alexa Immunohistochemical analysis of CCR2, CCR3, CCR5, and CXCR4 in the human brain: potential mechanisms for HIV dementia.
Neurology

Neurology

Journal of Neuroinfectious Diseases

Author(s): van der Meer P, Ulrich AM, GonalezScarano F, Lavi E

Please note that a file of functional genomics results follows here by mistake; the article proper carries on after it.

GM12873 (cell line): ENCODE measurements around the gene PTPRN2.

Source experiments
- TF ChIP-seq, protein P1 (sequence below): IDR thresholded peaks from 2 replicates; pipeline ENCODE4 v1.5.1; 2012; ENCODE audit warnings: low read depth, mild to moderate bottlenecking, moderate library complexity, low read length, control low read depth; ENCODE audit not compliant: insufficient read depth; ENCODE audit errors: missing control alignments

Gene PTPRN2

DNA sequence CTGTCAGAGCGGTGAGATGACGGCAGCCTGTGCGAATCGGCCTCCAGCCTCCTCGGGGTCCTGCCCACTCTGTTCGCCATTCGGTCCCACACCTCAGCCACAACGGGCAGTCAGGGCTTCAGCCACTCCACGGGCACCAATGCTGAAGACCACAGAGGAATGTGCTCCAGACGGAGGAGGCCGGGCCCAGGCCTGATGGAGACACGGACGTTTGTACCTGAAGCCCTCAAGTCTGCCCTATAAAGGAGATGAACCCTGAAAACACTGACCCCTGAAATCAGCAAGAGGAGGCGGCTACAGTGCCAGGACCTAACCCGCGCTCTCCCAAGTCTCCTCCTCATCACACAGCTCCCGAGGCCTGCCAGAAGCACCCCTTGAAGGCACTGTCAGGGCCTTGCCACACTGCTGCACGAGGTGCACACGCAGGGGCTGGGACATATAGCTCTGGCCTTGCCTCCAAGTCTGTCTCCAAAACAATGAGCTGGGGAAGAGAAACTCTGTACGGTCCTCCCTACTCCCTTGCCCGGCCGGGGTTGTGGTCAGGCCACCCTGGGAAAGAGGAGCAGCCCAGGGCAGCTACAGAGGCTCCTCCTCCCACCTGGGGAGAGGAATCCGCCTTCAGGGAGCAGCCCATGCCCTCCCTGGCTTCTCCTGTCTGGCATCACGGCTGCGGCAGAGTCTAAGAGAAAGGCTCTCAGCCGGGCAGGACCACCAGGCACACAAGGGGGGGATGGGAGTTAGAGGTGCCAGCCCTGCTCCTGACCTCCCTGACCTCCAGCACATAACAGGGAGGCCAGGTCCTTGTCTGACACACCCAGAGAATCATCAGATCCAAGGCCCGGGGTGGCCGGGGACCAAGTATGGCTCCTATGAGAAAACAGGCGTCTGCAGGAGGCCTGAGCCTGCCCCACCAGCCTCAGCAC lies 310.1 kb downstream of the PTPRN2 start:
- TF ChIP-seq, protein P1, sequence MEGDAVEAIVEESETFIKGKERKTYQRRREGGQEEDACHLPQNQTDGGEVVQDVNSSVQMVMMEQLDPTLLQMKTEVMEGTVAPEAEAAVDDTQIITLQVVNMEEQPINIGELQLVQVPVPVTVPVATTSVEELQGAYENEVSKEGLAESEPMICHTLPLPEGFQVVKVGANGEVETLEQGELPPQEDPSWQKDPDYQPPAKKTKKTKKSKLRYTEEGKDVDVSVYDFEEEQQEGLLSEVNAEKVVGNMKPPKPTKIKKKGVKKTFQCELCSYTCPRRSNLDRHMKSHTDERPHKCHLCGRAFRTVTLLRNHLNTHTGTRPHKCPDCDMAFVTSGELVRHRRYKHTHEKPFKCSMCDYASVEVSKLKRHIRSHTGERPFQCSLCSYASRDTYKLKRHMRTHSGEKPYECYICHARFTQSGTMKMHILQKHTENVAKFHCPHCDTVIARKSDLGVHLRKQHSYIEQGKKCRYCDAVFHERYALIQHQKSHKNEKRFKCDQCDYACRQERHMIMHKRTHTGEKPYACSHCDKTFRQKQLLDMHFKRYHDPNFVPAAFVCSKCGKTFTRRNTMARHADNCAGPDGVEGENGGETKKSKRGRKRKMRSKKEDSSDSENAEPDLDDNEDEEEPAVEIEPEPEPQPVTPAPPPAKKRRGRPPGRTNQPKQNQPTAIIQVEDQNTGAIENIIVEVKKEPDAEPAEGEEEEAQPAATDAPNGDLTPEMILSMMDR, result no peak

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Abstract The CXC chemokine receptor CXCR4 was the first molecule identified as a coreceptor working in conjunction with CD4 to mediate cellular entry for the human immunodeficiency virus (HIV-1). Since that original discovery, 11 other seven-mtransmembrane domain molecules, many of which are chemokine receptors, have been shown to facilitate HIV entry into cells. These include CCR5, CCR3, CCR2, CCR1, CCR8, CX3CR1, STRL33 (BONZO), GPR15 (BOB), GPR1, US28, and APJ. In studies done by this and other labs, CCR3, CCR5, and CXCR4 have been identified in CNS microglia and several laboratories, including ours, have shown that CXCR4 is expressed in neurons. Neuronal expression of CCR2, CCR3, and CCR5 has been less consistent. We performed a semiquantitative immunohistochemical analysis of the expression of CCR2, CCR3, CCR5, and CXCR4 in 23 regions of the brain and in two sections of the spinal cord. Hippocampal neurons were positive for CCR2, CCR3, and CXCR4, but not for CCR5. In other regions of the brain, neurons, and glial cells reacted with anti-CCR2, anti-CCR3, and anti-CXCR4 antibodies, whereas only glial cells (primarily microglia) were positive for CCR5. The areas of highest expression, however, seem to be subcortical regions and the limbic system. The limbic system plays a key role in memory, and the presence of CXCR4-which can bind the viral envelope protein gp120-min a subset of neurons from this system may play a role in the development of HIV-related dementia. Copyright 2000 Academic Press. This article was published in Exp Mol Pathol and referenced in Journal of Neuroinfectious Diseases

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